In particular, the commission process must have two stages. First, over a period of many months, the commission should provide the American people with background information on the long-term budget picture facing the nation, together with a range of options for addressing the underlying problem. It should foster a national conversation about the options and seek a consensus on the approach the country should take. That consensus should determine the outline of a bipartisan course of action. In the second stage, the commission should develop a legislative package in keeping with the outline and present it to Congress.
The Problems with Conrad-Gregg
The proposal that comes closest to incorporating these requirements has been introduced in the House (H.R. 1557) by Representatives Frank Wolf (R-VA) and Jim Cooper (D-TN). The same bill (S. 1056) has been introduced in the Senate by Senators George Voinovich (R-OH) and Joseph Lieberman (I-CT). However, this proposal is not under active discussion in the Senate.
Regrettably, the Conrad-Gregg legislation does not contain some critical features and has additional design problems. Among the problems with Conrad-Gregg are:
There is no public conversation stage. While the commission can hold hearings, Conrad- Gregg is not a vehicle for the kind of national dialog that is needed and no doubt will be demanded by ordinary Americans. Worse still, the legislation makes clear that the intent is to give as little time as possible for the public and Members of Congress to consider the full implications before voting. The commission is to produce its recommendations immediately after the 2010 election, and Congress must vote before December 23. This virtually guarantees a backroom process with little public or even rank-and-file Member input--reminiscent of the "Andrews Air Force Base" commissions in which a handful of political leaders nail down an agreement behind closed doors and then muscle it through Congress.
Members of the old Congress, not the new Congress, will be the commissioners and will make the legislative decision. Commissioners are to be chosen from among the Members of the current Congress, and this Congress will vote on the recommendations of the commission--after the election. This means that the commission's proposal could be shaped by Members whose views have been firmly rejected in the election and may even have been defeated or chosen to retire. Moreover, in an election that is very likely to be in part a referendum on the economic and fiscal state of the country, the Congress that went into the election, not the Congress resulting from the election, will make the final decision. This makes it even more likely that the American people will not be properly included in the debate over the nation's fiscal future or allowed to shape the critically important legislation.
The CBO and JCT will be the arbiters of "success." The legislation would use the traditional congressional scorekeepers and would not permit additional projections to be used officially to give a broad range of estimates, including one using full dynamic scoring.
The minority would have limited rights to object or propose alternatives. Under the Conrad-Gregg fast-track legislation, the commission's proposal is the only game in town. Under the Wolf-Cooper legislation, by contrast, the chairman of the budget committee in each chamber may offer an alternative package for expedited consideration--as may the ranking member. However, under Conrad-Gregg no such amendments are permitted in the up-or-down procedure, thereby denying members the right to decide from among a limited number of alternative strategies under the expedited rule. Moreover, the traditional protection for the minority in the Senate in the form of crucial procedural motions and debate is limited, as are points of order.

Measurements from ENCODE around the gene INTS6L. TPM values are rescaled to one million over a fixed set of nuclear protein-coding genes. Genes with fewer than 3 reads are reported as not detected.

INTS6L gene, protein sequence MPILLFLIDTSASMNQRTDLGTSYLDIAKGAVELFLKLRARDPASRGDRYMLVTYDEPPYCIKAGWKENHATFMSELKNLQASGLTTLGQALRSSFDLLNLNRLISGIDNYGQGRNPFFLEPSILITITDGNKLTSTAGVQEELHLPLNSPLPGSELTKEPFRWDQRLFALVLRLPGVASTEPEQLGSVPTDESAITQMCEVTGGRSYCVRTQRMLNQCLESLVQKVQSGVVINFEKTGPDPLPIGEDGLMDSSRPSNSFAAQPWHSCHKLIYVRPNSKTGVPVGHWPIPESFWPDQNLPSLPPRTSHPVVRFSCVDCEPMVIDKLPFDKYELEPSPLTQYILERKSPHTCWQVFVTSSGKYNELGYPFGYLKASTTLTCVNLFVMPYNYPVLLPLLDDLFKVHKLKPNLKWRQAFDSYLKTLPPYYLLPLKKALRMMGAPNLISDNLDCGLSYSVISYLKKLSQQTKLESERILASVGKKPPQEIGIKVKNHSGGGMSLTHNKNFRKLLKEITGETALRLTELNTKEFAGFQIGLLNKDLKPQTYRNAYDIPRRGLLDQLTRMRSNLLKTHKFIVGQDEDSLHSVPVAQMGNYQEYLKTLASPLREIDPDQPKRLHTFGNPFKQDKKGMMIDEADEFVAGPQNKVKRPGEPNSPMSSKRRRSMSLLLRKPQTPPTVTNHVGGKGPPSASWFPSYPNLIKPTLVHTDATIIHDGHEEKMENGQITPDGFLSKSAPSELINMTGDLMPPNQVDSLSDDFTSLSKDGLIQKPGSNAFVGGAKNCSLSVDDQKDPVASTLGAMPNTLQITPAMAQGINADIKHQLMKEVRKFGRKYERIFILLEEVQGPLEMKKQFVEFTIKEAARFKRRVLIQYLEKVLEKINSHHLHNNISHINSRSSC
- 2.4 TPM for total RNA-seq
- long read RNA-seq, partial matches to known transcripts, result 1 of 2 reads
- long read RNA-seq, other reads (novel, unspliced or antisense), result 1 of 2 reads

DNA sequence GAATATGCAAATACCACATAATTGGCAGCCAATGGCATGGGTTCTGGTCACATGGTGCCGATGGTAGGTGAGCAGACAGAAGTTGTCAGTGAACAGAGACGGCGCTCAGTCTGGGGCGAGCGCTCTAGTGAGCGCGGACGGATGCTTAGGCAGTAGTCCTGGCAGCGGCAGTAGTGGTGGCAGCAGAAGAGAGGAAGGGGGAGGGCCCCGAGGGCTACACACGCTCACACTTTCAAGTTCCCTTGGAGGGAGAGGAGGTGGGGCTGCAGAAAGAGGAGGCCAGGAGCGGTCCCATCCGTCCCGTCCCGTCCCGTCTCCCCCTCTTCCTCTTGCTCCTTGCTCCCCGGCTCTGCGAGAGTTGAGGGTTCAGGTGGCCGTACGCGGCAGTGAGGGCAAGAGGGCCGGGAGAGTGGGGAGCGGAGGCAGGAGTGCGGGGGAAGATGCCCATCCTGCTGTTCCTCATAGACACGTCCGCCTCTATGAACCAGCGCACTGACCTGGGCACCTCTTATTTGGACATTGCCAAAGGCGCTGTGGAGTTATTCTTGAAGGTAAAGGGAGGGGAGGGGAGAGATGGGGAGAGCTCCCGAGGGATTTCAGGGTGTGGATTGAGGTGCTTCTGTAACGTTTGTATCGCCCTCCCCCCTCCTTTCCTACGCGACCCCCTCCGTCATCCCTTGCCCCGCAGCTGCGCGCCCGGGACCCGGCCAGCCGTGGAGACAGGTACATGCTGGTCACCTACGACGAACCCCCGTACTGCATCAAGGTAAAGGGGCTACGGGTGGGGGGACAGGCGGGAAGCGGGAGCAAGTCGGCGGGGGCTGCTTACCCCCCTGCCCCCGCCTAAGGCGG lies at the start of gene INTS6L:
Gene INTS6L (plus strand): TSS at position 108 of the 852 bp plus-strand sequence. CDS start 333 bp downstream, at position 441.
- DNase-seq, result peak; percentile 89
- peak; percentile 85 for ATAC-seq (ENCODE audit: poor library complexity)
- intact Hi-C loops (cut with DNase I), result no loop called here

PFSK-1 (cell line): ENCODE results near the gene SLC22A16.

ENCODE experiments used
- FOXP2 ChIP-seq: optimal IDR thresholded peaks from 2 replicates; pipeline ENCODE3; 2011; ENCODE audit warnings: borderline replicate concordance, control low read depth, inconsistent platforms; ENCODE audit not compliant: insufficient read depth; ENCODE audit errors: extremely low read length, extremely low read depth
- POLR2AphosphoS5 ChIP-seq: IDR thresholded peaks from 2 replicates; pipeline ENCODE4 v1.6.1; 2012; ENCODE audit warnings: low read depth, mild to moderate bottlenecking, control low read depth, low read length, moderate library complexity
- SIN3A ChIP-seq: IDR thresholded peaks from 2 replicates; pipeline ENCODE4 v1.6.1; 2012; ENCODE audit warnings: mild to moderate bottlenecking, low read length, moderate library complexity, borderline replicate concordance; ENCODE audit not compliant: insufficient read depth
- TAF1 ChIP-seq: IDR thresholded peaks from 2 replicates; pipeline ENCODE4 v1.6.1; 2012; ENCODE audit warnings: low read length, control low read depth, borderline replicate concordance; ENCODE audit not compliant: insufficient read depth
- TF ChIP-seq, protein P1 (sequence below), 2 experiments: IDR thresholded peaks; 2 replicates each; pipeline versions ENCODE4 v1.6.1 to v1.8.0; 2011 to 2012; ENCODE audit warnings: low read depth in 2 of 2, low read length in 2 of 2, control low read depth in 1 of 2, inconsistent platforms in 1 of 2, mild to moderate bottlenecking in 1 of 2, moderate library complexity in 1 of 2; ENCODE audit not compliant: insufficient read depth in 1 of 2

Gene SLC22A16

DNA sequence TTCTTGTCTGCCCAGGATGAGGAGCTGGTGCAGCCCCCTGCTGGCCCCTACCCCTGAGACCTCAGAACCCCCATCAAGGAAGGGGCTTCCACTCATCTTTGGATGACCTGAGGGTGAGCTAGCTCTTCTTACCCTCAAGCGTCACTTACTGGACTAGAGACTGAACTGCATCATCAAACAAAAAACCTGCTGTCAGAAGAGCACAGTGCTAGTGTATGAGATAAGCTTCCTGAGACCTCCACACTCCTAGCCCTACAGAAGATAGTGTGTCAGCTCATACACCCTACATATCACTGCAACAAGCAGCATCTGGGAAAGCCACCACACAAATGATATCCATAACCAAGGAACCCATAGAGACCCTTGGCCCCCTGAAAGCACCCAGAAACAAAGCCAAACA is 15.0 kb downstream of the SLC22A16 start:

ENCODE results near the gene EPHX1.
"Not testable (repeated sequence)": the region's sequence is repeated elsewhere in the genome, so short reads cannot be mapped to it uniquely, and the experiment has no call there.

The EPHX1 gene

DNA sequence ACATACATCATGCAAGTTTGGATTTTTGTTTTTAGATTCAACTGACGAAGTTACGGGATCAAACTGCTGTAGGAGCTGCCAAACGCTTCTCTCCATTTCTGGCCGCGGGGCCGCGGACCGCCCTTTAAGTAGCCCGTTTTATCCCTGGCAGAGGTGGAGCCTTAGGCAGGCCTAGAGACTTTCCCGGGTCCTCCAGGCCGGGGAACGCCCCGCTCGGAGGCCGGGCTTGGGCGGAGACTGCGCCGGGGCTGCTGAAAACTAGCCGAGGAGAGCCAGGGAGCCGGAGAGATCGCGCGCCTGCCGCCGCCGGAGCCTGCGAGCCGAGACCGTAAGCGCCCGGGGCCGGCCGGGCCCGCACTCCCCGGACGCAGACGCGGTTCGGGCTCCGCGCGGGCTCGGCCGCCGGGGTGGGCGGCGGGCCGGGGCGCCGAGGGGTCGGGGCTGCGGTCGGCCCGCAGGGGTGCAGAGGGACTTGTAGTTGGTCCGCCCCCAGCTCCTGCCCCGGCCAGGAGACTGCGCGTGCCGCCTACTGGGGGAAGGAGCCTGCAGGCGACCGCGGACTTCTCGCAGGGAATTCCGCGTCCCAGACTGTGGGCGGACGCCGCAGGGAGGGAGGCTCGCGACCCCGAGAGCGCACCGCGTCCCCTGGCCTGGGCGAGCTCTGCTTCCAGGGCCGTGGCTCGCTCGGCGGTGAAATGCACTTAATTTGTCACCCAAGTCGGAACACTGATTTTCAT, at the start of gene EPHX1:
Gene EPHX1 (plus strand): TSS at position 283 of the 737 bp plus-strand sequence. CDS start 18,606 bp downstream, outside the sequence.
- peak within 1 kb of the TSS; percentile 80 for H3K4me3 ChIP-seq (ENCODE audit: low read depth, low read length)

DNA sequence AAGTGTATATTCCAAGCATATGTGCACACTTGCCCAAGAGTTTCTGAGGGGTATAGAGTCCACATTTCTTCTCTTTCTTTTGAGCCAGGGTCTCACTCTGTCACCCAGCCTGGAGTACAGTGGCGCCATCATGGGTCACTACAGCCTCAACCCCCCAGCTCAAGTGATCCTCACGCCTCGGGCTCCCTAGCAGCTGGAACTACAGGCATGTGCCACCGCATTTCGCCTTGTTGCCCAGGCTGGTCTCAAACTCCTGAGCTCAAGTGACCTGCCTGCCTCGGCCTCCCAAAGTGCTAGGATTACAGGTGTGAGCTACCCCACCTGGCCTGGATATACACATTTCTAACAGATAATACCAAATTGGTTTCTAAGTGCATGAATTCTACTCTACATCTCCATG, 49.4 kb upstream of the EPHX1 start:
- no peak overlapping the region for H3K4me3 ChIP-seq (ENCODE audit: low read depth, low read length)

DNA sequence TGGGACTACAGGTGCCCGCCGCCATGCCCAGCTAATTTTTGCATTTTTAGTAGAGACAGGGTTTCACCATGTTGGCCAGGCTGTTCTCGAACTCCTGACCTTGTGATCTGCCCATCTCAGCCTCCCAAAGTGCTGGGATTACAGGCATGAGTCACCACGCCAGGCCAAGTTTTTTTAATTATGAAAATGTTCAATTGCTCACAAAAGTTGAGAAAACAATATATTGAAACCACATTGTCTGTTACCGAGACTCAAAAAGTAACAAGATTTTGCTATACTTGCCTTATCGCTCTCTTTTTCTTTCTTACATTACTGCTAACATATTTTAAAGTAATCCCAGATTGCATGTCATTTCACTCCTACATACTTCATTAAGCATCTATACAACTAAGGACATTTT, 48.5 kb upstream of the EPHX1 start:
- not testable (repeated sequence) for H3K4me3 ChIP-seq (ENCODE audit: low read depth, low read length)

Real tax increases and illusory entitlement curbs are the most likely result. The combination of little public engagement, little time for review, lawmakers from the current Congress as commissioners and as the final decision makers, and no opportunity for alternative proposals almost guarantees that the Conrad-Gregg commission process would produce the scenario favored most by the current leadership, and the past 12 months of maneuvering and debate on health care indicate what that scenario is. The majority leadership has pressed for raising taxes while expanding Medicaid and other subsidized health coverage. To the extent that the majority has proposed to limit the Medicare entitlement, it is only to finance part of another health entitlement--and many question whether many of the promised Medicare savings will actually be delivered by future Congresses.
Not the Right Approach
The debt ceiling vote offers a rare opportunity for the legislative "planets to align" such that lawmakers feel compelled to amend the budget process to force themselves to make tough decisions. Therefore, when the opportunity arises, it is crucial that Congress takes the right action. However, so far, Members of Congress have shown little interest in using this opportunity to put into place real transparency by making the long-term fiscal situation prominent in the budget process. Nor is there interest, so far, in applying a real long-term budget to the major entitlements so that they must truly compete for resources with other major priorities, such as defense.
The only proposal currently in play as an amendment to an increase in the debt ceiling is a fiscal commission. Regrettably, the version of a commission that is under serious consideration is fatally flawed.
Stuart M. Butler, Ph.D.
, is Vice President for Domestic and Economic Policy Studies at The Heritage Foundation.